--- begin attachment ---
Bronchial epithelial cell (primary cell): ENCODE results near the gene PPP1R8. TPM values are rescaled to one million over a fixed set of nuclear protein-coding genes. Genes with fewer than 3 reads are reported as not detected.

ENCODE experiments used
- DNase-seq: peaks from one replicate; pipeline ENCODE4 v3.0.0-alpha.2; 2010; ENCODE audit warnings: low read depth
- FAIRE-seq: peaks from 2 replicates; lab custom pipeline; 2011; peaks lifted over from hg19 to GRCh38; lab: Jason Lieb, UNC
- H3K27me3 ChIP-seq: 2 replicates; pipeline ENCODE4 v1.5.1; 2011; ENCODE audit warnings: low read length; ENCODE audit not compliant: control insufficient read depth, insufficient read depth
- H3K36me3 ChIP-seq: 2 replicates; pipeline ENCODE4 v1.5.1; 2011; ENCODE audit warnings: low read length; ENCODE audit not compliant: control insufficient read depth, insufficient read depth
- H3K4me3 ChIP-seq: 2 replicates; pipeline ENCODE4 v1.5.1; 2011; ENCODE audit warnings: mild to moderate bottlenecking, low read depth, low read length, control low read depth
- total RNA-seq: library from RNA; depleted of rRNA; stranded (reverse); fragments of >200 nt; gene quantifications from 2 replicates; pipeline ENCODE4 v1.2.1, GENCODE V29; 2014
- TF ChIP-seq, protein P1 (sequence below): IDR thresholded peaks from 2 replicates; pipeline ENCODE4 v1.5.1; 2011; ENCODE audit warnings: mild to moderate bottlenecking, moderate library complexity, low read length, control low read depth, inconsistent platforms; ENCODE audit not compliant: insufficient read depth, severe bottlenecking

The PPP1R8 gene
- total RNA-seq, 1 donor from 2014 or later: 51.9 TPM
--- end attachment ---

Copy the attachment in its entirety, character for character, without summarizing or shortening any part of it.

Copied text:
Bronchial epithelial cell (primary cell): ENCODE results near the gene PPP1R8. TPM values are rescaled to one million over a fixed set of nuclear protein-coding genes. Genes with fewer than 3 reads are reported as not detected.

ENCODE experiments used
- DNase-seq: peaks from one replicate; pipeline ENCODE4 v3.0.0-alpha.2; 2010; ENCODE audit warnings: low read depth
- FAIRE-seq: peaks from 2 replicates; lab custom pipeline; 2011; peaks lifted over from hg19 to GRCh38; lab: Jason Lieb, UNC
- H3K27me3 ChIP-seq: 2 replicates; pipeline ENCODE4 v1.5.1; 2011; ENCODE audit warnings: low read length; ENCODE audit not compliant: control insufficient read depth, insufficient read depth
- H3K36me3 ChIP-seq: 2 replicates; pipeline ENCODE4 v1.5.1; 2011; ENCODE audit warnings: low read length; ENCODE audit not compliant: control insufficient read depth, insufficient read depth
- H3K4me3 ChIP-seq: 2 replicates; pipeline ENCODE4 v1.5.1; 2011; ENCODE audit warnings: mild to moderate bottlenecking, low read depth, low read length, control low read depth
- total RNA-seq: library from RNA; depleted of rRNA; stranded (reverse); fragments of >200 nt; gene quantifications from 2 replicates; pipeline ENCODE4 v1.2.1, GENCODE V29; 2014
- TF ChIP-seq, protein P1 (sequence below): IDR thresholded peaks from 2 replicates; pipeline ENCODE4 v1.5.1; 2011; ENCODE audit warnings: mild to moderate bottlenecking, moderate library complexity, low read length, control low read depth, inconsistent platforms; ENCODE audit not compliant: insufficient read depth, severe bottlenecking

The PPP1R8 gene
- total RNA-seq, 1 donor from 2014 or later: 51.9 TPM